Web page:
Robert C. Martin

Posts: 111
Nickname: unclebob
Registered: Apr, 2003

Re: Modelling the real world. Posted: Mar 9, 2004 6:17 PM
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> What in your view is the difference between encoding those
> relationships and modelling the problem domain?

The point of the article, in case you missed it, was the last sentence.

I don't think there's any difference between the two concepts. However, I think much harm has been done in the name of building models. Building models is not a bad thing. Building models instead of software is. Ignoring good software structure for the sake of building a model is.

Isaac Gouy

Posts: 527
Nickname: igouy
Registered: Jul, 2003

Re: Modelling the real world. Posted: Mar 9, 2004 8:03 PM
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The point of the article, in case you missed it, was the last sentence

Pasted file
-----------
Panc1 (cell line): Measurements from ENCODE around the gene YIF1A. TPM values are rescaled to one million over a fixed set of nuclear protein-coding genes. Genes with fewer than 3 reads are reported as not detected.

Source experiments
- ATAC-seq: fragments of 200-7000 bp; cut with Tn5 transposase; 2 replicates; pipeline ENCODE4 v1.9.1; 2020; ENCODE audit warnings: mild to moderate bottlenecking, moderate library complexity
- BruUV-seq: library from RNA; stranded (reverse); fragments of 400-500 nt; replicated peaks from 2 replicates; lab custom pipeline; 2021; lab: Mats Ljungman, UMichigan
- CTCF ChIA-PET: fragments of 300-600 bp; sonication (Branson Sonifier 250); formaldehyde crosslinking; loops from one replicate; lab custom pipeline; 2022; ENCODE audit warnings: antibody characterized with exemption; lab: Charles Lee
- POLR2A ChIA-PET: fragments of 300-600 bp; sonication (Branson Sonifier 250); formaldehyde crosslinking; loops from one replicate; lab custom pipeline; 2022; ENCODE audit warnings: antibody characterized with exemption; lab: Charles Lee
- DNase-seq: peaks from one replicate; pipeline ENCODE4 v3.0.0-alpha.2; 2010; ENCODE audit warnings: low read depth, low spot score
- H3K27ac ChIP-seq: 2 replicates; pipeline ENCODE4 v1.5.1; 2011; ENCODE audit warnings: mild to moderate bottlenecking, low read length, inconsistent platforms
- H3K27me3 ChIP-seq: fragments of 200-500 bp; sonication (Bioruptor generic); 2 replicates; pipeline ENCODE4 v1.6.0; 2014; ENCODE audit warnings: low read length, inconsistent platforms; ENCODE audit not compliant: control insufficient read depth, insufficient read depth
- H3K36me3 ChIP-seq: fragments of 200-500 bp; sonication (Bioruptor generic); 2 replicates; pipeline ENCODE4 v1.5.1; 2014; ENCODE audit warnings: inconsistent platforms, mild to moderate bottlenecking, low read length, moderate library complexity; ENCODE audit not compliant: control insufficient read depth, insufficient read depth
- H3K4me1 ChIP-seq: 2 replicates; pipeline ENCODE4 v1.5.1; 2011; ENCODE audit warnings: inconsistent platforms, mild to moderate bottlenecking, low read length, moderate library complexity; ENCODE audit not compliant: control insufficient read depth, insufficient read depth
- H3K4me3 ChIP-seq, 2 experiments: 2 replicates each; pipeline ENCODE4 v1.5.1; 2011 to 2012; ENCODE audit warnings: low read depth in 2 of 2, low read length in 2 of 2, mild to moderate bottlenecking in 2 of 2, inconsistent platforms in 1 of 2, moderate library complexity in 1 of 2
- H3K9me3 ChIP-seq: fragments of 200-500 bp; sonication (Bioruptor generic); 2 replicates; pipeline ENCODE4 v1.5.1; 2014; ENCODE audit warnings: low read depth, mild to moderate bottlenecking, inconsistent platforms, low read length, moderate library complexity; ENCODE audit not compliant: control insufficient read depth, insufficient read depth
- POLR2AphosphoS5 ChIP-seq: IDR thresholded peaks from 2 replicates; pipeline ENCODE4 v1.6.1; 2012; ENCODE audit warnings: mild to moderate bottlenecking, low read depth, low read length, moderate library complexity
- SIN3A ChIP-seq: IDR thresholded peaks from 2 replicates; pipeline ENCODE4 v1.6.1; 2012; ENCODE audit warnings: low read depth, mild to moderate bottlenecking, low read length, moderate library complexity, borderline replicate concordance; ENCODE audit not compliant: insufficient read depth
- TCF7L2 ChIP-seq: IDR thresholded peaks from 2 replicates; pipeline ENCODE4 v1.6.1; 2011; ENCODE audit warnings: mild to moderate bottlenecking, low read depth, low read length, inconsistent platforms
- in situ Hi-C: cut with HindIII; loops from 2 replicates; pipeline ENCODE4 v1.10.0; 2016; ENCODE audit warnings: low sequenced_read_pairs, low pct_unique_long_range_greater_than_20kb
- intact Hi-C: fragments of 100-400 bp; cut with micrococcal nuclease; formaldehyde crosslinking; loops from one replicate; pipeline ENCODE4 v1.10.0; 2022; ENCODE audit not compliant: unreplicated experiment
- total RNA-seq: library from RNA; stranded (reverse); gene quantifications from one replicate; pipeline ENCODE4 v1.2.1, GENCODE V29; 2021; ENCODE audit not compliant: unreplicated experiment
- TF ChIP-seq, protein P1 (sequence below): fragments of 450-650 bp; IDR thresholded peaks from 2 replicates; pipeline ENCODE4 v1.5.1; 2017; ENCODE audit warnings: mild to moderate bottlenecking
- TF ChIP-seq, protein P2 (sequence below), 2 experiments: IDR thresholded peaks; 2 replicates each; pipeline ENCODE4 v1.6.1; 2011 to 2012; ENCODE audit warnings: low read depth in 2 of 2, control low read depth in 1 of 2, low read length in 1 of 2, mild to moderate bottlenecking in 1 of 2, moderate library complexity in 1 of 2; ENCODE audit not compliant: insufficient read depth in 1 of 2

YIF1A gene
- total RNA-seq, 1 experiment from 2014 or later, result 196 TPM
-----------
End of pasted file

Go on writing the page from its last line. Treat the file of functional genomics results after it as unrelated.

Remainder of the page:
Sometimes I do have difficult finding the point of an article amid the rhetoric :-(

I don't think there's any difference between the two concepts
So "we want the vocabulary and relationships of the problem domain represented in our objects and methods" and that is the same as "modeling the real world".
Well OK.

Building models is not a bad thing. Building models instead of software is. Ignoring good software structure for the sake of building a model is
Ignoring model validity would be worse - the beautifully structured software wouldn't do the right thing. Or to rephrase the point - when people make software related decisions based solely upon whether or not the software has good structure...

Maybe it's a question of balance.

Michael Feathers

Posts: 448
Nickname: mfeathers
Registered: Jul, 2003

Re: Modelling the real world. Posted: Mar 9, 2004 8:38 PM
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I have a different take on how we got here. I fell the real world thing "hook, line and sinker" in the early days and it seemed to me that the idea was really popularized by the people with database and AI backgrounds. I suspect that many of them thought "hey, these OO languages look like they allow programmers to do what we do with ER diagrams and domain ontologies." I know some pressure came from that direction. No doubt it was a confluence of many things.